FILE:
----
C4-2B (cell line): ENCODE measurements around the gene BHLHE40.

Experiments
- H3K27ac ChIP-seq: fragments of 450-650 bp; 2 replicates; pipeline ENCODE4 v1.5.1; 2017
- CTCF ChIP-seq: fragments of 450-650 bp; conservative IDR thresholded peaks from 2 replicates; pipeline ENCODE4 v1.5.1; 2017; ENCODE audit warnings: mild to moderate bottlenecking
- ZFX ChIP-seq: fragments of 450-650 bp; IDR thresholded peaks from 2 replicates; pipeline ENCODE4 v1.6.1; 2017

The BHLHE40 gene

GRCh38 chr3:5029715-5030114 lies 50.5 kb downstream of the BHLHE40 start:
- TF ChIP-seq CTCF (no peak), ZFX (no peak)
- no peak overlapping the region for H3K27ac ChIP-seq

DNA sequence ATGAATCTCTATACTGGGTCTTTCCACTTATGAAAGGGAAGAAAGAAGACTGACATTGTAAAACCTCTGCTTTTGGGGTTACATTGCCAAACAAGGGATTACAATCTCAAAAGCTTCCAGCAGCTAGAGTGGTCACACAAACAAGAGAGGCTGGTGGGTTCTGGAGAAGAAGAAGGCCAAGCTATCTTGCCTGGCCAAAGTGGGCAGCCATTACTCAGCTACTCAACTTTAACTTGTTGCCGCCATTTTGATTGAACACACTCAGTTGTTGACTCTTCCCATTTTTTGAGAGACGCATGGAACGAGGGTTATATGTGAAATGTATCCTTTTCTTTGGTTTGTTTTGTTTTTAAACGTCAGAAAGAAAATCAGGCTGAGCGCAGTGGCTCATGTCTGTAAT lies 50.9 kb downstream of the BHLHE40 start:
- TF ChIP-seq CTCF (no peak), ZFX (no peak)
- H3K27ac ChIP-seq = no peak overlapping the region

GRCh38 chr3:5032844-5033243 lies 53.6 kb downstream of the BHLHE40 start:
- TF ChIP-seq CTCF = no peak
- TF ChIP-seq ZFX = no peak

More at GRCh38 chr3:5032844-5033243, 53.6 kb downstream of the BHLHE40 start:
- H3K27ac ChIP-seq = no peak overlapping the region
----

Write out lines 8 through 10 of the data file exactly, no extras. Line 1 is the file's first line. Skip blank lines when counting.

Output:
- TF ChIP-seq CTCF (no peak), ZFX (no peak)
- no peak overlapping the region for H3K27ac ChIP-seq

DNA sequence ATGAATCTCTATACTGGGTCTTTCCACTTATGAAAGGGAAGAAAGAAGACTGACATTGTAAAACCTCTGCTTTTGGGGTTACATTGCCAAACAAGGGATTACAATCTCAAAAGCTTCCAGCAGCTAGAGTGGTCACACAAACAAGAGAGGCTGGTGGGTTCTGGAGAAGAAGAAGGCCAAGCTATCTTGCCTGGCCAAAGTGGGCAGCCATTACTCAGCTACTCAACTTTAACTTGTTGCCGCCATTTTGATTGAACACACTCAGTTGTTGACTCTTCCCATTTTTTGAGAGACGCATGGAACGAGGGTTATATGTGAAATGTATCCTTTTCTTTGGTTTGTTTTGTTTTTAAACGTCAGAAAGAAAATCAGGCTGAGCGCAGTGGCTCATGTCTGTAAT lies 50.9 kb downstream of the BHLHE40 start: